Singaporeans definitely have to do more work in learning how to invest effectively and efficiently. The emergence of roboadvisors as well as lower fees/brokerage charges/commissions also help to reduce cost and take on the role of upping investment returns. By themselves however, investors struggle sometimes to even beat 4% compounded annual returns when they stock-pick e.g. a look at investors who stock-pick in Singapore stock market over several rounds of crisis.

      Thus also my last point on that RSTU cash top-up to SA for tax relief only forms a small component; there are many tax reliefs components by MOF, it depends really on how you share the reliefs between your family members sometimes. It’s a strategy usually to allow the higher income party to claim more reliefs (where applicable) to save on taxes.

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  2. first of all, this article is based on the assumption that the subject is not capable of achieving >5% returns per annum from other investments, and thus CPF becoming a very good instrument to achieve the best returns.

    So if i wanted to get max returns from CPF, below are the steps that i will take.

    1. In my early career when my salary is below the 7% tax bracket, i will focus on building my emergency funds and getting returns from high interest savings account (those with multipliers or category based interests).

    2. Once i hit the 7% tax bracket, which i assume that it will be aligned with the fact that i have also max out the savings account limit and the emergency funds, I will VC to MA (first) and RSTU to SA. I will not wait for higher tax bracket because the compounding returns in SA or MA is definitely worth more than the relief you are able to extract between the difference in 7% and 11.5% as the author has highlighted. Also, we need to remember that we are continiously contributing to OA/SA/MA through monthly contributions during employment, and there is a depleting pot that is eligible for tax relief the longer we wait to RSTU.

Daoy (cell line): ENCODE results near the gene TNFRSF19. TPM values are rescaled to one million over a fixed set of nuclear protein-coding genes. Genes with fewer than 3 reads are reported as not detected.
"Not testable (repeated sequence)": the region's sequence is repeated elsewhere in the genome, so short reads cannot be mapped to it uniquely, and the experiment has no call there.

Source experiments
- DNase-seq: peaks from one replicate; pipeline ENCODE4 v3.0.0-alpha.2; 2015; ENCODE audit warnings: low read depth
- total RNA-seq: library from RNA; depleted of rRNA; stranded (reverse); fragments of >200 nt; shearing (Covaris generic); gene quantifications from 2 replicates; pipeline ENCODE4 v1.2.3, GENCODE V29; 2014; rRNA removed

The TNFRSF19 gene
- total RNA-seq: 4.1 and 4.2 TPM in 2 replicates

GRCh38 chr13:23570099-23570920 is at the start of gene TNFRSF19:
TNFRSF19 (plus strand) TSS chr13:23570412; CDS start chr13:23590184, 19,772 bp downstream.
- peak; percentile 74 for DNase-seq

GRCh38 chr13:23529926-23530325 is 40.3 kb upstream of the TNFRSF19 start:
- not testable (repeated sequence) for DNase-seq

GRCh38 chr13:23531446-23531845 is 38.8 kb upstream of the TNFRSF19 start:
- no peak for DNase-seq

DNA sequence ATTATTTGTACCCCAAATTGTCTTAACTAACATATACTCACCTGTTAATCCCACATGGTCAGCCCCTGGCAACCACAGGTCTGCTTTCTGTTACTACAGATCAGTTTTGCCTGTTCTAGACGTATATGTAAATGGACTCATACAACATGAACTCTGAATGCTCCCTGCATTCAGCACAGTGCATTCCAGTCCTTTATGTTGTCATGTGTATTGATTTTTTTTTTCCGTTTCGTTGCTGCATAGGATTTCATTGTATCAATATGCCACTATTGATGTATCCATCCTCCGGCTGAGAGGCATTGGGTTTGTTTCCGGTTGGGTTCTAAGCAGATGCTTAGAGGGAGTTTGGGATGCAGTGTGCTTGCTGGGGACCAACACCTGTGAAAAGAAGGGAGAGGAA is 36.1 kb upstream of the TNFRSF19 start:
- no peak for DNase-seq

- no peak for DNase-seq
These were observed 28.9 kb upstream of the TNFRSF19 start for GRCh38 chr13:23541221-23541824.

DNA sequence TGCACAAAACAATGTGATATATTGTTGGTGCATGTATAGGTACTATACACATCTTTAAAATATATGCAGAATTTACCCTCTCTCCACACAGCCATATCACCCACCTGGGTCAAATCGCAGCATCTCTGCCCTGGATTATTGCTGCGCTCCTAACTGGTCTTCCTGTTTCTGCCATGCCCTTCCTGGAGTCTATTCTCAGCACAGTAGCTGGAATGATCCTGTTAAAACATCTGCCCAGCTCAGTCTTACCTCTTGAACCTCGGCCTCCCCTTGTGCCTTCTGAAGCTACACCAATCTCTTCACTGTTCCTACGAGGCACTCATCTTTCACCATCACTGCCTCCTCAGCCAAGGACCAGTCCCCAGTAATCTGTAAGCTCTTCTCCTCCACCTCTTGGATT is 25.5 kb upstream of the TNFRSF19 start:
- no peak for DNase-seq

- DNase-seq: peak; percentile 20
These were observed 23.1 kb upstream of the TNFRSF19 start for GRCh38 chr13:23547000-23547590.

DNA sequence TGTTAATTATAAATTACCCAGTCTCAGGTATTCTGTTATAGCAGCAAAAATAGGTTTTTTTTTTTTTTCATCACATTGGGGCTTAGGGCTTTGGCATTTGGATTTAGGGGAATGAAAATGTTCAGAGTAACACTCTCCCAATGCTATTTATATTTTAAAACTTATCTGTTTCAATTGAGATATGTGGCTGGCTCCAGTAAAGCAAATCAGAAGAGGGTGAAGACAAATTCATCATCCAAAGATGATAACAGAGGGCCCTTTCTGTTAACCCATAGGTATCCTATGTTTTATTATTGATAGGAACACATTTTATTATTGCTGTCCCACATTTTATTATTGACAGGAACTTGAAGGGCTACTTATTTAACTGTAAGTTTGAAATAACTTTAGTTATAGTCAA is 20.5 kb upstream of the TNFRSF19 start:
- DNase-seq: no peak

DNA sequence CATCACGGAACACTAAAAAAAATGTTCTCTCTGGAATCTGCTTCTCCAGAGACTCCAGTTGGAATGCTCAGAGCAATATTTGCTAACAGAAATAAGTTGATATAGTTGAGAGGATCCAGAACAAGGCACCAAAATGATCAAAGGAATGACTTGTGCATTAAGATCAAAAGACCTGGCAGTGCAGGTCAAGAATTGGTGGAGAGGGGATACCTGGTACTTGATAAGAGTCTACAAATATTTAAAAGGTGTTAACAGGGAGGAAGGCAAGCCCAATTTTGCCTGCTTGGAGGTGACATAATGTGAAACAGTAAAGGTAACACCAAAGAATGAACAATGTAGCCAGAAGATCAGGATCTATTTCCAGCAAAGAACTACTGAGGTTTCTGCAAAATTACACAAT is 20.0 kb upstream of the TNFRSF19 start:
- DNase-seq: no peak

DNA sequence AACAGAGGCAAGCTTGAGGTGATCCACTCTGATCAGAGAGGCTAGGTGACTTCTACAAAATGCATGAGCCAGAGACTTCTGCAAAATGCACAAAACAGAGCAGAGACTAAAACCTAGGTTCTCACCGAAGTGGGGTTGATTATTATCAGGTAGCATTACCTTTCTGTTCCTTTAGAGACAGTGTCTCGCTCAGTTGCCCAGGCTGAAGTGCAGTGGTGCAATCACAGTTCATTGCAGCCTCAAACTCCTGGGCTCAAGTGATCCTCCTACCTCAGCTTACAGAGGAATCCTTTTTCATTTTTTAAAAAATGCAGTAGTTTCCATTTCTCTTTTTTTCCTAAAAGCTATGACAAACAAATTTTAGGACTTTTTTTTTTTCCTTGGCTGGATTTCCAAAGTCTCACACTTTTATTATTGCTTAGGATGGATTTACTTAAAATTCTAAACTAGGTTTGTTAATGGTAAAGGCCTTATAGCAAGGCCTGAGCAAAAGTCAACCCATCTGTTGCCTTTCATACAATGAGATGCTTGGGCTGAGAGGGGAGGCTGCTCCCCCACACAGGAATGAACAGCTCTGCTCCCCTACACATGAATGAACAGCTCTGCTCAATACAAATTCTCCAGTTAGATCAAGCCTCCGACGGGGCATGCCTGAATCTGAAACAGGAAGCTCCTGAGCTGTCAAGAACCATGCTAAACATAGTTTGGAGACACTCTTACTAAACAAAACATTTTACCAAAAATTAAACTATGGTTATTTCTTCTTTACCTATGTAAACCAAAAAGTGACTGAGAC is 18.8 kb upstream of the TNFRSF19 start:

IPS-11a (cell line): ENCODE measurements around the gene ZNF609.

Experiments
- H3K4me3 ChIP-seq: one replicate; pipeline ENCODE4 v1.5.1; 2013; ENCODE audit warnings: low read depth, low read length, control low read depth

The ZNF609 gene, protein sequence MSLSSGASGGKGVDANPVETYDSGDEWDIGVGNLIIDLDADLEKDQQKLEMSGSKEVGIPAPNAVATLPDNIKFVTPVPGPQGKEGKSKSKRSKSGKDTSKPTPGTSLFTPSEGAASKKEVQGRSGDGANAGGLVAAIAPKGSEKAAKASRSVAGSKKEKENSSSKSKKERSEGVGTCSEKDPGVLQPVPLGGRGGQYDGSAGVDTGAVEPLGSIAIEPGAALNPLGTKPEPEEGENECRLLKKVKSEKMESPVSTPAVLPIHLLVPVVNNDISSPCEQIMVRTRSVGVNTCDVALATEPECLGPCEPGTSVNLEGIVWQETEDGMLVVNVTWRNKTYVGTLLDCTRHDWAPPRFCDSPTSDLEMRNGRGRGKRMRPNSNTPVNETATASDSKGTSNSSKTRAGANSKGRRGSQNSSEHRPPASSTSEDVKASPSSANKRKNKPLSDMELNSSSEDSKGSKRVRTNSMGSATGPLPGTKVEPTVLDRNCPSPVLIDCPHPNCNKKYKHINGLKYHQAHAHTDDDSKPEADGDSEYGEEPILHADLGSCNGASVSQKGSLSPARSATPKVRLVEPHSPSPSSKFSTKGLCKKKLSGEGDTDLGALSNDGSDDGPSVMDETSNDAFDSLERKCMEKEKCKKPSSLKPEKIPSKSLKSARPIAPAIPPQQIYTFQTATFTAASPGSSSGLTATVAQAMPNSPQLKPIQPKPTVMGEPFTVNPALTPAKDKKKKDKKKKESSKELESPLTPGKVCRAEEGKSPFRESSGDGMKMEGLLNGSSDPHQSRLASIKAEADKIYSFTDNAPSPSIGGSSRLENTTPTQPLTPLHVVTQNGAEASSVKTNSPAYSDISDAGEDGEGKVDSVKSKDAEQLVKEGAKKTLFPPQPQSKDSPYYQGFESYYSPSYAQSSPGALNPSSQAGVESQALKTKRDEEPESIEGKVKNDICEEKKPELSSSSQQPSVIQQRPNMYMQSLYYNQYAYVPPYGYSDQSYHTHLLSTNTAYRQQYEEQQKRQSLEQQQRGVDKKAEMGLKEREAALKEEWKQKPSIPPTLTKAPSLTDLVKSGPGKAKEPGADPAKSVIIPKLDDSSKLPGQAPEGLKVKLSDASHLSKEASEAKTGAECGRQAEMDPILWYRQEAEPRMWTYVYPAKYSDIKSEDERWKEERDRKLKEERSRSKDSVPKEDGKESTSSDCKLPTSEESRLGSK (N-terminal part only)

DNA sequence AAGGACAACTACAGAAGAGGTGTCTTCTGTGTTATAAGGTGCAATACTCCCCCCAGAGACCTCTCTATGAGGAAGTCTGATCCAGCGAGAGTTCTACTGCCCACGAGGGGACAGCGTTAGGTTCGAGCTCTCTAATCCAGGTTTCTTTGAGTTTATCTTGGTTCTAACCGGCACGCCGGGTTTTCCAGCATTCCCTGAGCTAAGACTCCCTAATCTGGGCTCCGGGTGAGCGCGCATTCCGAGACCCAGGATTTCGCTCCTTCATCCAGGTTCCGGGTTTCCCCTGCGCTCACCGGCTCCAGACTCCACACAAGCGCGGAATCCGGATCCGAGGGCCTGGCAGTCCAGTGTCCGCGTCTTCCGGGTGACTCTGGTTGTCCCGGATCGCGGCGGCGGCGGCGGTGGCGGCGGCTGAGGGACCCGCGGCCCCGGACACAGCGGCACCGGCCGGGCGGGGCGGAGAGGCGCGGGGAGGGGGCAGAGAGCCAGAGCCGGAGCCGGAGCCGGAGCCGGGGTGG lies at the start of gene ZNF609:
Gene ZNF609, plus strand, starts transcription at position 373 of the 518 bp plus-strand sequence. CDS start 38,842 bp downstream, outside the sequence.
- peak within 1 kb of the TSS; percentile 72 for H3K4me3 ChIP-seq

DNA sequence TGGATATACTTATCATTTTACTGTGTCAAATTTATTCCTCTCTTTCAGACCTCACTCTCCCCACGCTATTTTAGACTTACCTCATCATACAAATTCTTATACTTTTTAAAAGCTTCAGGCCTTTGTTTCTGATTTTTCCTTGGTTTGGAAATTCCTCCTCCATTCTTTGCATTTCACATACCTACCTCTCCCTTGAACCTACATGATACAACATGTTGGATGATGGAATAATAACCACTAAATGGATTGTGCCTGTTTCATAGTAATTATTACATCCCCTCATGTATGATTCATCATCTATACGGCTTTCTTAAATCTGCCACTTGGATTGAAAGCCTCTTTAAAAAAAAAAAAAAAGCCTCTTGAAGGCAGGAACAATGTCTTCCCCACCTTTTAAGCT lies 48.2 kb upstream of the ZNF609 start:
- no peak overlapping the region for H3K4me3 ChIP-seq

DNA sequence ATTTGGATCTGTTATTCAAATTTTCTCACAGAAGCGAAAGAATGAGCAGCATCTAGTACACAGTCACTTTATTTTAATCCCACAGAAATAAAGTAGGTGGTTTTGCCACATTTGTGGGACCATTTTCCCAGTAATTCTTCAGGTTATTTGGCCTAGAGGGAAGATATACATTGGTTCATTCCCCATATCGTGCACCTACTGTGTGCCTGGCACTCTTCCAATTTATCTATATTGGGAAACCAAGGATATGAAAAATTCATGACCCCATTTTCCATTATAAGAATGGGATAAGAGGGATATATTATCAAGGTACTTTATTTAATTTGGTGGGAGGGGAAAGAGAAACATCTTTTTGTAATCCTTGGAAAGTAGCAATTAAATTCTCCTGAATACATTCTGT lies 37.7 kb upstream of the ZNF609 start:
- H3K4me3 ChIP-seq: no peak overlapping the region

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    1. Generally I think for the purpose of the discussion, I wanted to focus on the fact that whether it’s Camp 1 or Camp 2, both camps already have the intention to do RSTU cash top-up to SA. It’s to provoke some thoughts on whether is it more worth it to do it latter than earlier.

      I agree with you that there are individuals who can achieve a good return e.g. > 5% per annum, the number of people who consistently achieve that (compounded) subsequently falls. The March stock market crash for example, there’s still a good number who are still down 20%-30% vested on SGX stocks. There are even those who have not recovered (paper losses) from counters vested in 2008 GFC or even 2015 China stock market crisis.

      I like the way you detailed your strategy. It is something I would do as well. The key point is not to wait or procrastinate. One of the good point you mentioned is on mandatory contribution depleting the pot that is eligible for tax reliefs. By the time you wait till your forties, your MA is proably maxed out, and overflow plus mandatory contribution to SA might mean that your room for tax reliefs for RSTU cash top-up is even much lesser.